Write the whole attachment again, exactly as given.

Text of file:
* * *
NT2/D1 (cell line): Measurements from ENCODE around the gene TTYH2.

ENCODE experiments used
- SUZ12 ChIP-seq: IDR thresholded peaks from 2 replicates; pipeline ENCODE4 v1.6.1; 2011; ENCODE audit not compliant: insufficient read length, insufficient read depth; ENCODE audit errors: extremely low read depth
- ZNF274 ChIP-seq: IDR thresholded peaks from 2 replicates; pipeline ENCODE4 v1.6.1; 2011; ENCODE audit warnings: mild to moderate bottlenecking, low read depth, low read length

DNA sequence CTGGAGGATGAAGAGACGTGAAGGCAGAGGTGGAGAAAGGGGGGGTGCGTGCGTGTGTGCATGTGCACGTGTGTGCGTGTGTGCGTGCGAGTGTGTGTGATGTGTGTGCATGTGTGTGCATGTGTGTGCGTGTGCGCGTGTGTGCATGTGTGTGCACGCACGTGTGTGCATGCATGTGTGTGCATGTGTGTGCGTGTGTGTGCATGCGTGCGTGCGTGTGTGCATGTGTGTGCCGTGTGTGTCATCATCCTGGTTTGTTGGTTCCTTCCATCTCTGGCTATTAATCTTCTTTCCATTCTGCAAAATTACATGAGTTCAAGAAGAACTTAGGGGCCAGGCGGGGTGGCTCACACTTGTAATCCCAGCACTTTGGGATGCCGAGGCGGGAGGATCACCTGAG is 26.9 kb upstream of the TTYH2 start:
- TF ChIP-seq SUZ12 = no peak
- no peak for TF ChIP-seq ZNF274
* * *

NT2/D1 (cell line): Measurements from ENCODE around the gene TTYH2.

ENCODE experiments used
- SUZ12 ChIP-seq: IDR thresholded peaks from 2 replicates; pipeline ENCODE4 v1.6.1; 2011; ENCODE audit not compliant: insufficient read length, insufficient read depth; ENCODE audit errors: extremely low read depth
- ZNF274 ChIP-seq: IDR thresholded peaks from 2 replicates; pipeline ENCODE4 v1.6.1; 2011; ENCODE audit warnings: mild to moderate bottlenecking, low read depth, low read length

DNA sequence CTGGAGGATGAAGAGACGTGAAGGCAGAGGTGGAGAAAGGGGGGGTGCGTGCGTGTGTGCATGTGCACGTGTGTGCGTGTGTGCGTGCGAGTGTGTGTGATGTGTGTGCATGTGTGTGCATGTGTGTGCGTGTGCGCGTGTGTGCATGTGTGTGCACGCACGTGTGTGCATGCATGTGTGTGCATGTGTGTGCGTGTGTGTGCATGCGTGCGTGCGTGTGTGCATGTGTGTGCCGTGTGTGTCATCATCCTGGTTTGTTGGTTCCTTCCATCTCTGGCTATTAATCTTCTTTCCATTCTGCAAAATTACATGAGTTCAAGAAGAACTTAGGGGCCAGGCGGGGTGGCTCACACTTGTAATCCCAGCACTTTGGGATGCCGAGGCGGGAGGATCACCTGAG is 26.9 kb upstream of the TTYH2 start:
- TF ChIP-seq SUZ12 = no peak
- no peak for TF ChIP-seq ZNF274